Michelangelo Pays a Visit to the Chicago Sky

I love walking through my home city of Chicago. It’s a time to think. Observe. Be inspired. And some walks are more inspiring than others.

As I walked back to my studio late yesterday afternoon, there was a report of a large storm getting ready to roll through Chicago later that evening. The sun began to sink lower in the sky, and the clouds were billowing in a way that makes your jaw drop. The sun breaking through in unexpected ways, creating layers of light and shadows, clouds backlit in incredible ways.

It was like Michelangelo was just stopping by to say hello and do a quick sketch. You know. For old times.

All I could think about as I continued my walk was, “Why did I not have a good camera with me today?” That never happens, except when I’m in a rush to get somewhere in the morning, which I was earlier in the day.

I picked up my walking pace, hoping the spectacular light painting happening before my eyes would hold out by the time I was able to get back to my studio and grab a camera and stick it out my window, or take it up to the roof. I’ve seen perfect light like this go away in the amount of time it takes to change a lens, so I was anxious as I walked through my door, dropping my bag and headed straight to my camera cases to quickly set up a tripod and get my camera on top of it.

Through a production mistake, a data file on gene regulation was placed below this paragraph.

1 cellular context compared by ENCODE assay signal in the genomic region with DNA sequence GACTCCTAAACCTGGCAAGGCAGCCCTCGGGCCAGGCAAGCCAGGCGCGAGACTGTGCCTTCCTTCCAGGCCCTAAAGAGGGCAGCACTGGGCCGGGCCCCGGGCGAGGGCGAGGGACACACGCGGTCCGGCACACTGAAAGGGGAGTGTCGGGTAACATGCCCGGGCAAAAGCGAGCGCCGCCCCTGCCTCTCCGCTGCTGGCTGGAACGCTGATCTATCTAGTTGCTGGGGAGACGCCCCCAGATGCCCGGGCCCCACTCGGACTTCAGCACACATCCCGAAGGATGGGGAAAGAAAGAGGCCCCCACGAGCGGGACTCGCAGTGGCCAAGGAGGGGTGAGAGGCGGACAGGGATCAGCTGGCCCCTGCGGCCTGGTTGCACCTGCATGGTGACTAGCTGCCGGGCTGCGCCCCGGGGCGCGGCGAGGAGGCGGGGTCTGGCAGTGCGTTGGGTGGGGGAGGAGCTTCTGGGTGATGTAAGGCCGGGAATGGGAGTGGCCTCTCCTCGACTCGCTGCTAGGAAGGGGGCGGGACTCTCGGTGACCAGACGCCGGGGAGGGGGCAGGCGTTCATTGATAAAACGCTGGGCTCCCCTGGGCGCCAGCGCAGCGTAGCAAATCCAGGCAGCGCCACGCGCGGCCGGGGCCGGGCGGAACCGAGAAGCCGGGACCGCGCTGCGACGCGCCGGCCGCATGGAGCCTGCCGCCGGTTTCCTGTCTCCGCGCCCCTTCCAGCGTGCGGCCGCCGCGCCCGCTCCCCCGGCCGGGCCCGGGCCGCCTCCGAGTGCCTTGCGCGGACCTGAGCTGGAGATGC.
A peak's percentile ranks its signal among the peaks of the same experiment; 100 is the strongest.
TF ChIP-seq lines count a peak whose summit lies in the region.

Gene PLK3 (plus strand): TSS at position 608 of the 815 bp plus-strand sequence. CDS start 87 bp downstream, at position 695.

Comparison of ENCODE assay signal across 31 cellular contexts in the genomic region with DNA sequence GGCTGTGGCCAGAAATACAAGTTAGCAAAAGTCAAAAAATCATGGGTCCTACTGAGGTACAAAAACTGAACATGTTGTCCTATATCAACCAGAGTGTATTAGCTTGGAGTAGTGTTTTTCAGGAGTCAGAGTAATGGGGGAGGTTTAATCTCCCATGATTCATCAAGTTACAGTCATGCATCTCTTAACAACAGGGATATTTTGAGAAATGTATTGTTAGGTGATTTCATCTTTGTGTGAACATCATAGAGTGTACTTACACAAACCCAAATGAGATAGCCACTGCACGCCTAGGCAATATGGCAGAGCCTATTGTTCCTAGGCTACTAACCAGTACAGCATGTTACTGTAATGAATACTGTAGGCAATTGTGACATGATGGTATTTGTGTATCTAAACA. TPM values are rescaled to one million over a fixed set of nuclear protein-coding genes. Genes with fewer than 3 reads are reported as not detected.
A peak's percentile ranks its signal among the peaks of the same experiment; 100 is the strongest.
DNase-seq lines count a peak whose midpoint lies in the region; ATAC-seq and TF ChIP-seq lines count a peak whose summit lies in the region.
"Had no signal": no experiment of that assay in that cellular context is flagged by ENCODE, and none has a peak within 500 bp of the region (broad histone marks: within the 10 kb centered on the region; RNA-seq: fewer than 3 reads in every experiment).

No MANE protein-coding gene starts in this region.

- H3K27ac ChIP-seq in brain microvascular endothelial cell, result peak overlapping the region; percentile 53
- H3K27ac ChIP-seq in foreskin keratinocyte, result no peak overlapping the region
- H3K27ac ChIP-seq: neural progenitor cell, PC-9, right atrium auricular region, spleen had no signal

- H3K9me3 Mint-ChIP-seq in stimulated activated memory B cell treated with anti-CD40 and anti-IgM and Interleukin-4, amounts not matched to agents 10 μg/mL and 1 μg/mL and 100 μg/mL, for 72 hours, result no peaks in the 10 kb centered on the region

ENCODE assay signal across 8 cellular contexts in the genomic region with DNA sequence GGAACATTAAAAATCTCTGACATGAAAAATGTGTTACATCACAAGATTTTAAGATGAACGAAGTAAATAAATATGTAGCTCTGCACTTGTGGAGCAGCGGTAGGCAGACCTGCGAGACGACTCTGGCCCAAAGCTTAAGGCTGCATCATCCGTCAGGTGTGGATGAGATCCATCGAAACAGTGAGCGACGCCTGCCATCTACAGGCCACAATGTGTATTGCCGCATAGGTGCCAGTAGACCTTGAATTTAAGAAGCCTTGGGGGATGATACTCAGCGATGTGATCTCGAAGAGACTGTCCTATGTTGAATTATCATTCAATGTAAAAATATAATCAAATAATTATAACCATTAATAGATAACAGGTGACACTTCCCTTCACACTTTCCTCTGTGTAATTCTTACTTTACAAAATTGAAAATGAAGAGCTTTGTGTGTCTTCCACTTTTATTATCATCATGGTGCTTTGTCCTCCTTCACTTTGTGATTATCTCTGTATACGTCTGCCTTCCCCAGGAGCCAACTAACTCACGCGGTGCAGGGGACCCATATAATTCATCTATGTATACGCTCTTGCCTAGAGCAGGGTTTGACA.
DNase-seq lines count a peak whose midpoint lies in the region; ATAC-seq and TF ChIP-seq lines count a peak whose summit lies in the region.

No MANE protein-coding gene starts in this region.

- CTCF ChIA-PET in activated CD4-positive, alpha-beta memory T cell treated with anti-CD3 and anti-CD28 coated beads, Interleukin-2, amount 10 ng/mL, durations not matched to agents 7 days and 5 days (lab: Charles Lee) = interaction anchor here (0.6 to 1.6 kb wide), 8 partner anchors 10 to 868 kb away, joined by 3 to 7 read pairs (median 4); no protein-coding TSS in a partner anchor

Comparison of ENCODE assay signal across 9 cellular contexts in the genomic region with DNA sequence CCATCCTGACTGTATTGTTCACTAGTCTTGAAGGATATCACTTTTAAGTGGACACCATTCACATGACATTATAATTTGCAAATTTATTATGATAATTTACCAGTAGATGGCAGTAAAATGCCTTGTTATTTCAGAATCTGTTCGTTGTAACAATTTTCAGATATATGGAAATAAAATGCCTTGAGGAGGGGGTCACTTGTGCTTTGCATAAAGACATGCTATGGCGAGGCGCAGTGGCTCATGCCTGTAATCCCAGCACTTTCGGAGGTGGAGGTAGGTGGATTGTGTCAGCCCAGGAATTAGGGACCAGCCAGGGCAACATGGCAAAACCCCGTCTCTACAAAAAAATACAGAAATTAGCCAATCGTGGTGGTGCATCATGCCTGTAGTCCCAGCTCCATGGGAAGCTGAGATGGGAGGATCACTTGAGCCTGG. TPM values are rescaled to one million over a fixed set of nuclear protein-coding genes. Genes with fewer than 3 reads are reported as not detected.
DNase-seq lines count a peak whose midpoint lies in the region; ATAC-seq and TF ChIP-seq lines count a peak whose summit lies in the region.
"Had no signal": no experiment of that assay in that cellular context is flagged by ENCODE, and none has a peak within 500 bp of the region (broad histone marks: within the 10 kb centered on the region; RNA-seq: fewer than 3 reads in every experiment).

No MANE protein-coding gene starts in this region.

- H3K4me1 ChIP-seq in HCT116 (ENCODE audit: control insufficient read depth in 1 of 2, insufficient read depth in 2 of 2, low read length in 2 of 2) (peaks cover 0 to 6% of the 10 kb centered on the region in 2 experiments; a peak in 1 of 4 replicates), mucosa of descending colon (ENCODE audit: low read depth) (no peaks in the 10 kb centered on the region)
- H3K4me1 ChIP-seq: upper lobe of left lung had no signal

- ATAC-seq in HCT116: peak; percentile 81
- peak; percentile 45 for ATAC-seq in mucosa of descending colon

No time to get to the roof, I thought. Just open up a window, take a light reading and get shooting. It could all be gone in a few minutes.

Luckily, it lasted a bit longer.

I decided it might be nice to shoot some motion of this lovely scene, so I connected my time lapse timer to the camera and chose a 100mm lens to get a bit closer to the amazingness of the sky. Sometimes I like to use a wide lens, especially when the clouds are doing interesting acrobatics. This time, however, I had my eye on a specific patch of sky where the sun was beginning to play hide and seek with one of the particularly billowing cumulous clouds. Beautiful rays and moving shadows.

I made my final composition, locked in my exposure settings and hit start on the timer. As my camera clicked away, I finally had a chance to just stand there and watch it all with my own eyes. Sometimes when I’m busy setting up cameras and gear I really don’t have time to just stand there and enjoy it.

But this time, I did. Beautiful.

These photographs are two images from the sequence of thousands of photographs I made yesterday evening. I’ll have the actual time lapse moving film up in a few days.

And I’ll never forget to throw a camera in my bag again when leaving the studio. Even when I am in a rush.

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